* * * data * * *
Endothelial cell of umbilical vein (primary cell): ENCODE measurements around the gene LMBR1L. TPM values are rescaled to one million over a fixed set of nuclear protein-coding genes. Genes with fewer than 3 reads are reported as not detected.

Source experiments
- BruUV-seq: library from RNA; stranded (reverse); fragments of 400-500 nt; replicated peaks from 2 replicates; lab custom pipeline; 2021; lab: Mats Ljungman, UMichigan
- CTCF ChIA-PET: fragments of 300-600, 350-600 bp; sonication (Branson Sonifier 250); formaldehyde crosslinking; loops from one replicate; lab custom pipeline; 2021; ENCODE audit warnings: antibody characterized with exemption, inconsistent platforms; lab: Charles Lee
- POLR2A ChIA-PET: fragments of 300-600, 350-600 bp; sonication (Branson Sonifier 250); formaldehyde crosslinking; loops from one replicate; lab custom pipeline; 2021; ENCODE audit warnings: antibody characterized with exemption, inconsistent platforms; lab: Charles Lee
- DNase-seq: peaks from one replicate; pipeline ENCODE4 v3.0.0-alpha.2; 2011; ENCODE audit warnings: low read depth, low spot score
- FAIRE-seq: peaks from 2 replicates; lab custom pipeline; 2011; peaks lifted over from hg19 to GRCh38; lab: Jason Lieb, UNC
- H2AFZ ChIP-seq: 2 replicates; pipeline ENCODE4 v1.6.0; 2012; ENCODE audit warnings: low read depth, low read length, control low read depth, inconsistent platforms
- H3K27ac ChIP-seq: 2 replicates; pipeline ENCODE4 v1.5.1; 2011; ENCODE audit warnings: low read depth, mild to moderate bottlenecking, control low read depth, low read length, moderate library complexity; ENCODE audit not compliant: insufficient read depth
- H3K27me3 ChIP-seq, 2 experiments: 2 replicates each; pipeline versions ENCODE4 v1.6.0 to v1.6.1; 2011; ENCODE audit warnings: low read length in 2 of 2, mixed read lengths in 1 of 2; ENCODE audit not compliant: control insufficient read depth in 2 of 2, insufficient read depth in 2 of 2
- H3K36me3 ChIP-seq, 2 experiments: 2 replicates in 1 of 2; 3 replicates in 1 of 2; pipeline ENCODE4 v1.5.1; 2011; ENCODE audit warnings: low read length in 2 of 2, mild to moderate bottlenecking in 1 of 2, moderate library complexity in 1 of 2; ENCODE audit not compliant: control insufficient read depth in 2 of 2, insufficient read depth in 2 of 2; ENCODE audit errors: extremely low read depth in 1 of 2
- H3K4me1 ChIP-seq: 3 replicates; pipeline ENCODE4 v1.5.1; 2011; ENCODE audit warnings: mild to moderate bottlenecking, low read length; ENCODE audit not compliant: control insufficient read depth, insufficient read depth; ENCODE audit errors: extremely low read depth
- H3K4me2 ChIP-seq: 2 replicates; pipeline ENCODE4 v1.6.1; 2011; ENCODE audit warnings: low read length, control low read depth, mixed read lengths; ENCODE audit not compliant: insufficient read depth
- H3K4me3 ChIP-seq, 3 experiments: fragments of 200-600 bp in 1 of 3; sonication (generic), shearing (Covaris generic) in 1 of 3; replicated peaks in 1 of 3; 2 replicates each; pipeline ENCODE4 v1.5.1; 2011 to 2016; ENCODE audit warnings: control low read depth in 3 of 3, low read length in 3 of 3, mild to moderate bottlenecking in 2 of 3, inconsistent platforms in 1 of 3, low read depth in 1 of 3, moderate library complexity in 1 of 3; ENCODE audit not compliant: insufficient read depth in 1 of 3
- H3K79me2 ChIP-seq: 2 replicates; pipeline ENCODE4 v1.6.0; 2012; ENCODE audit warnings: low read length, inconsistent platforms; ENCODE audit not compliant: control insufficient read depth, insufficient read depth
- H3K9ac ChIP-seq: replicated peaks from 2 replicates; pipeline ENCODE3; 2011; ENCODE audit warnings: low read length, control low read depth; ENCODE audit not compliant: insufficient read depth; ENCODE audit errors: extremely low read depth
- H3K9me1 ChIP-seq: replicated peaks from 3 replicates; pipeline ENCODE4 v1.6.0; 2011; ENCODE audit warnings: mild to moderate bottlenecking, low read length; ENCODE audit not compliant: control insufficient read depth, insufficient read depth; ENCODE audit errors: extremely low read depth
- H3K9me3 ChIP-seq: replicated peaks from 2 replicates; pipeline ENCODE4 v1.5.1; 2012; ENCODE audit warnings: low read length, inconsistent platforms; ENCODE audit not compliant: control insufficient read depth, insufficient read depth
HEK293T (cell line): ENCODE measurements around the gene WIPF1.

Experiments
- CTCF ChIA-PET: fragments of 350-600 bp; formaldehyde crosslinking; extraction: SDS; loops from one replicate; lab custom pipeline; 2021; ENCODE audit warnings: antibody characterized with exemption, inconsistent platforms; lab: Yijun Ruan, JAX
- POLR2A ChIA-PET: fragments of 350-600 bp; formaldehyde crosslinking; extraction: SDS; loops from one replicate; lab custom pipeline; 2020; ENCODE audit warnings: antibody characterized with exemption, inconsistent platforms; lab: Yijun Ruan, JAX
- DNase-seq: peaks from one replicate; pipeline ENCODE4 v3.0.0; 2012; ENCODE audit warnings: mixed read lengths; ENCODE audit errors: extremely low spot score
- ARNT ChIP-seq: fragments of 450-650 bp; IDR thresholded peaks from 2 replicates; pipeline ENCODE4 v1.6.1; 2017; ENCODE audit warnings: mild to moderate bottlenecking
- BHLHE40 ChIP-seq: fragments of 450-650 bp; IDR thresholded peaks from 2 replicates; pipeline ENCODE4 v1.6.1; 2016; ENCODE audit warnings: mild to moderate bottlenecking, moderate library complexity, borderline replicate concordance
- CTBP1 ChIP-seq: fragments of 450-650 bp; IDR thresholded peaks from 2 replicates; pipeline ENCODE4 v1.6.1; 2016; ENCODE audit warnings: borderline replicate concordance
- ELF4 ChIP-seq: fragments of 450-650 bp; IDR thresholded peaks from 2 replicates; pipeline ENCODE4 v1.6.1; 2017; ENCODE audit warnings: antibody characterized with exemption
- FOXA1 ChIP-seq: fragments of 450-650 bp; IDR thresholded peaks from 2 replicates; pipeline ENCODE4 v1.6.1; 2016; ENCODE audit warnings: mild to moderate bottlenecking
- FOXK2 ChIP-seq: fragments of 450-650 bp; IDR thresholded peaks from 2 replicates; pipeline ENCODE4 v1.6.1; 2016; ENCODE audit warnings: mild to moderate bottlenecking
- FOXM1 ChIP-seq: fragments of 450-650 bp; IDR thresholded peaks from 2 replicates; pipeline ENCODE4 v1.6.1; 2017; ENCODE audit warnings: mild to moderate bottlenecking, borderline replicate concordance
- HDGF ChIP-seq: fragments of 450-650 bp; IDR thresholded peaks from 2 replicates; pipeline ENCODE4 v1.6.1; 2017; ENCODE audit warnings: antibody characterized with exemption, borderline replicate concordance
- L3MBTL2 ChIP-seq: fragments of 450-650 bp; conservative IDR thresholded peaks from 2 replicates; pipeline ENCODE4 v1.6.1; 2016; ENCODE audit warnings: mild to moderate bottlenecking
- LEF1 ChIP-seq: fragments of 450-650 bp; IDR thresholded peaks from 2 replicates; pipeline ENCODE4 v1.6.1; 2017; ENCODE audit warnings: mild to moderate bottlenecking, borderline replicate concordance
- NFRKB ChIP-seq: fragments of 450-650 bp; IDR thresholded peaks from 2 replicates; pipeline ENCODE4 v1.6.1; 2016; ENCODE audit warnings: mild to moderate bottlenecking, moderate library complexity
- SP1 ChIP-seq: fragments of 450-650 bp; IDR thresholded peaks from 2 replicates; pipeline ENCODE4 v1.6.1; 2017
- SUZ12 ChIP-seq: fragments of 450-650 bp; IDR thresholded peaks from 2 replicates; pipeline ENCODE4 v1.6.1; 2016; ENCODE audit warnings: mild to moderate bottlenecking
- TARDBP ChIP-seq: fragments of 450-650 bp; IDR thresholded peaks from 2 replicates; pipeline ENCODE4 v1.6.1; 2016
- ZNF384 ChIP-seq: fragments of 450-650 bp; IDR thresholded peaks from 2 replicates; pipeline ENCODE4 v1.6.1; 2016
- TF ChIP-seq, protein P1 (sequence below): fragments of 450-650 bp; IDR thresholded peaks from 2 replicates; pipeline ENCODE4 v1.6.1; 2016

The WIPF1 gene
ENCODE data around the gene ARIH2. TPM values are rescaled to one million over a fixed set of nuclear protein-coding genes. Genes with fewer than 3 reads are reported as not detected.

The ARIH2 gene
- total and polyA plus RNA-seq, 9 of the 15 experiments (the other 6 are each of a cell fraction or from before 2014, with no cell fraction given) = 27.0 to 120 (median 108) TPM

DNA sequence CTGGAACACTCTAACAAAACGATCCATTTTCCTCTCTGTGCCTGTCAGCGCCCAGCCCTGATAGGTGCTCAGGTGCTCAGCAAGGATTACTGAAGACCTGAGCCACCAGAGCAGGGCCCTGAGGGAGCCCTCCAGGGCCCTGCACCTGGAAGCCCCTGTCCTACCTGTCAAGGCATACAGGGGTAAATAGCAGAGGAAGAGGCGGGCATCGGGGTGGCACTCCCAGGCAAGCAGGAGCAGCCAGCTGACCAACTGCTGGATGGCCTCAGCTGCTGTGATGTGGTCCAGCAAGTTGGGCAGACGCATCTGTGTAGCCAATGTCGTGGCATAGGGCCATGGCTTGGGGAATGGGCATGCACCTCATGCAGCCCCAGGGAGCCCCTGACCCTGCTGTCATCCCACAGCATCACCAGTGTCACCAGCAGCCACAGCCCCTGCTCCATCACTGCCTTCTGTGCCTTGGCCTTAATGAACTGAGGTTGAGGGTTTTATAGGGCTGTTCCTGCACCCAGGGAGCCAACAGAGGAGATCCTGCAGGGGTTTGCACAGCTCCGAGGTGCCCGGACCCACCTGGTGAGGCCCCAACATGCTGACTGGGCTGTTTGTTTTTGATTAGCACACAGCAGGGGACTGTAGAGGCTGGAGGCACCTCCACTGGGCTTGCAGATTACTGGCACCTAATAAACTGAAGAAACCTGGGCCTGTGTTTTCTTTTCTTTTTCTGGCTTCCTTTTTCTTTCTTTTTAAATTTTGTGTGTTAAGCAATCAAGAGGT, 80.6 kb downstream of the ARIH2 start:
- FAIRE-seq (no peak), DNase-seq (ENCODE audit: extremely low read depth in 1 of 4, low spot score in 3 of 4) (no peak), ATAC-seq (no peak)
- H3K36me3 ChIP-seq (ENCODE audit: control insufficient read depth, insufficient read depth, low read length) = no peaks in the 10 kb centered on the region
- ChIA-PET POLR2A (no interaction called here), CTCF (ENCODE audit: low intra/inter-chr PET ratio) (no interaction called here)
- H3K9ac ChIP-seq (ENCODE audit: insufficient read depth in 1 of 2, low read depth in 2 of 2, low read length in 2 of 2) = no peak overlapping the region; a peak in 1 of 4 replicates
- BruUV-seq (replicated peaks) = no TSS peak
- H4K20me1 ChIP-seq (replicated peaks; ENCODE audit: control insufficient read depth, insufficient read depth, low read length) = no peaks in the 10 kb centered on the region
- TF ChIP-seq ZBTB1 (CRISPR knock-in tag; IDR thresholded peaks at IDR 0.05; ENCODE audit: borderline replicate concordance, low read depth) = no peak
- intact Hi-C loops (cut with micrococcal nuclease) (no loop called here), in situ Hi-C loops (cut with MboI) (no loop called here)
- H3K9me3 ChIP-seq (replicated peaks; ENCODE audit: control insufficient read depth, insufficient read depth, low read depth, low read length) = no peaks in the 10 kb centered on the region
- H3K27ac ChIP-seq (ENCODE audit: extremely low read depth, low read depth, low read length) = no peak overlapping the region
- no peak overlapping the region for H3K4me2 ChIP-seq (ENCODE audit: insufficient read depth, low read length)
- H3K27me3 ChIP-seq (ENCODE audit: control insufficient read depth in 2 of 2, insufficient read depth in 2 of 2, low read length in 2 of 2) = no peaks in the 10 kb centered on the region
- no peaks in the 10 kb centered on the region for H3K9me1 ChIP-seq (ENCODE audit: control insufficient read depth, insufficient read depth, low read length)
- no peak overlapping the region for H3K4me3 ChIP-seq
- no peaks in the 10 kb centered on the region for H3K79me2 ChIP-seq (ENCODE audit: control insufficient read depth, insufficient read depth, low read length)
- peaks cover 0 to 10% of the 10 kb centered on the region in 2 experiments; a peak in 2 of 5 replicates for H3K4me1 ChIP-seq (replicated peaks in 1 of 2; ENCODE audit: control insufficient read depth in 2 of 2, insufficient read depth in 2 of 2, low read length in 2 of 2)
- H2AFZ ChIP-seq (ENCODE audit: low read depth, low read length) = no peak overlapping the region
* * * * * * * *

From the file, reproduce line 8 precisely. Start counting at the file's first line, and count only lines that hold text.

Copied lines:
- H2AFZ ChIP-seq: 2 replicates; pipeline ENCODE4 v1.6.0; 2012; ENCODE audit warnings: low read depth, low read length, control low read depth, inconsistent platforms